Prisoners Can Donate Organs In Exchange For Reduced Prison Sentences

Massachusetts is set to pass a bill that would allow prisoners to reduce their prison sentences if they agree to donate their organs.

By Ryan Clancy | Published

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A bill forwarded in Massachusetts calling for inmates to donate their organs for a reduced sentence is controversial. Many people concerned about its legality and ethical it actually is. Some people who do not support the bill say it puts pressure on prisoners who want to be free. This new bill may collide with federal state law, which ensures that human organs are acquired legally and without any pressure. 

Along with the ethical concerns, there are also concerns about whether prisons even have the facilities to implement this bill and cope with the complications that could occur from these surgeries or would these inmates be kept in a hospital, which would have a significant amount of security risks. Many critics state the bill is coercive to inmates dying to receive their freedom back. 

The bill, if passed, would allow any inmate to receive a reduced sentence if they donated either bone marrow or an organ. The reduction they would receive could be between sixty days and a full year, depending on the size of the donation received. 

One of the sponsors for the controversial new law states that this potential new ruling is due to the inequality and unjust jailing within black and brown communities. There is a record-low number of organ donations from these communities, so by tying the two problems together, the politicians backing this bill think that they are solving both.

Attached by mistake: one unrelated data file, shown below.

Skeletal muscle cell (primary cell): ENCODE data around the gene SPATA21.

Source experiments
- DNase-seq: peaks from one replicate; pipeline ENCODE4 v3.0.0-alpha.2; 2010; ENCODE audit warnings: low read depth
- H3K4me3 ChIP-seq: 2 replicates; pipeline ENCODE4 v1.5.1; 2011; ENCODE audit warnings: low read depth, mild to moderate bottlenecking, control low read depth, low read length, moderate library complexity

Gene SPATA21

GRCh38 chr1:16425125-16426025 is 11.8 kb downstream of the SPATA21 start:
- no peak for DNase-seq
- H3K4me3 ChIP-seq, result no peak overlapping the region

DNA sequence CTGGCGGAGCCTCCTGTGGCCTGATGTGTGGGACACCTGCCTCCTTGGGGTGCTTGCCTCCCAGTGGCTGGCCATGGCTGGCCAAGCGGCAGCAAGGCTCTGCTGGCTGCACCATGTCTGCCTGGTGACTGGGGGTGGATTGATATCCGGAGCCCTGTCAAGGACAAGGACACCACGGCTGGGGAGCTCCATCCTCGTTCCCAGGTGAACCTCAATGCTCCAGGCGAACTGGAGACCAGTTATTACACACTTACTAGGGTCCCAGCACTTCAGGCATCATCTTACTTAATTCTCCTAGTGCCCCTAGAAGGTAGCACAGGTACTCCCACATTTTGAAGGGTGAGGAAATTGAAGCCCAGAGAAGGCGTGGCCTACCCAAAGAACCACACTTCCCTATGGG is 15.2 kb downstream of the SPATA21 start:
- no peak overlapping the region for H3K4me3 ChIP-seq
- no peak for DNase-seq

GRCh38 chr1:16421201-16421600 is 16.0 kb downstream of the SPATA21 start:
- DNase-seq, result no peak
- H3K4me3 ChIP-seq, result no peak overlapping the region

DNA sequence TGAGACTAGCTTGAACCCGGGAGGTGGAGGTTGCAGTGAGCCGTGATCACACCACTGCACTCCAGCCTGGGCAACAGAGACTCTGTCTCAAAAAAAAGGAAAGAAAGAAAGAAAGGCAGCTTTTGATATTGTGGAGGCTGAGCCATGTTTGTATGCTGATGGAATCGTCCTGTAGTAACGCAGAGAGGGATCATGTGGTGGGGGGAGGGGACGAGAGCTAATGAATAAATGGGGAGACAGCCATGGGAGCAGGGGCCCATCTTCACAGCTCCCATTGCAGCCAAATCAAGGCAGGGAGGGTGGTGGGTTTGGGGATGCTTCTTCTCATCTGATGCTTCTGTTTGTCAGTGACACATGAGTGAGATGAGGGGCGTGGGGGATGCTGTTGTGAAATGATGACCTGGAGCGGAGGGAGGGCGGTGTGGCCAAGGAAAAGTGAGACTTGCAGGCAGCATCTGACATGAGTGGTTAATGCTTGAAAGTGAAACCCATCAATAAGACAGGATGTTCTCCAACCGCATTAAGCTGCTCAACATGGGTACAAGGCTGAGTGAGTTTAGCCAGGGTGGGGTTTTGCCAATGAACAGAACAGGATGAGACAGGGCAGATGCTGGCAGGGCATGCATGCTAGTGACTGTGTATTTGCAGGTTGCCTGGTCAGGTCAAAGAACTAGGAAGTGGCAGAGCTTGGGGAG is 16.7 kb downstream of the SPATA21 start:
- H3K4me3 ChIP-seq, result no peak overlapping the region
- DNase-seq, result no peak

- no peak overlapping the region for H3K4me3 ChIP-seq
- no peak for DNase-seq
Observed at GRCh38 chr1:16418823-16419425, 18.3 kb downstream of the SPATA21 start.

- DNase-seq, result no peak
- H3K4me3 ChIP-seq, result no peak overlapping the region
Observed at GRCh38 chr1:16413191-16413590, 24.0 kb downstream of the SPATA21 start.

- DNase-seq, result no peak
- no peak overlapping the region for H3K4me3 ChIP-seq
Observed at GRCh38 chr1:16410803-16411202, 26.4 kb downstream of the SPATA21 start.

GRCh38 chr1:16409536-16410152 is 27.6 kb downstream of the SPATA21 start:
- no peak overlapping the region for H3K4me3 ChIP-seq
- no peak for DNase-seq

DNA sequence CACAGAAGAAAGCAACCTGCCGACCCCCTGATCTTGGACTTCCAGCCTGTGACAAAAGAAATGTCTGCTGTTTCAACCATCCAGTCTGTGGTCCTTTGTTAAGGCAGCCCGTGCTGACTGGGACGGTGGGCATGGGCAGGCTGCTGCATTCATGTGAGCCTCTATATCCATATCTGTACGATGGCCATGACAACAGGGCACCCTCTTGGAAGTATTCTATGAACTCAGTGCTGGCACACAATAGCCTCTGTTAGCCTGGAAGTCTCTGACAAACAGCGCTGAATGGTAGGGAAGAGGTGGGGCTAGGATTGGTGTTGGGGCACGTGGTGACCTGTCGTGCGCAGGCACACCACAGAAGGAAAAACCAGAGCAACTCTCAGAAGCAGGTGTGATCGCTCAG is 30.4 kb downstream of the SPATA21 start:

The organ donation list in Massachusetts has over 4,000 people waiting on it, with over 100,000 people nationwide waiting for an organ donation. Nearly a third of these patients come from a black, Hispanic or Latino background.

While people can understand why politicians thought they were killing two birds with one stone, the actual bill itself comes across as inhumane and slightly “blackmailing.” In America, you cannot buy an organ; it is against the law, and his new bill violates that. 

But another politician who is a co-sponsor of this bill states that it is a voluntary program that if a prisoner does not want to give up bone marrow or an organ, they do not have to. They are also looking at another policy that would have inmates donate bone marrow and organs which any reduced sentencing, as there are no laws at present that stop anyone who is incarnated from organ donation. 

This is not the first time this bill has been tried, in 2007 in South Carolina, a similar bill was put forward to offer inmates a reduced sentence for an organ donation. After a wave of criticism, the state of South Carolina changes the bill to voluntary donations of organs from inmates if the patient is genetically related to the inmate. 

If it gets made into law, the new Massachusetts bill would have a committee of specified people that decide on the donation and the amount of reduction each inmate would receive. Also, there would be no remuneration for anyone working in the prisons who would take on this bill. It seems like this bill has more opposers than sponsors. It looks like an extreme way to get a lighter or reduced sentence.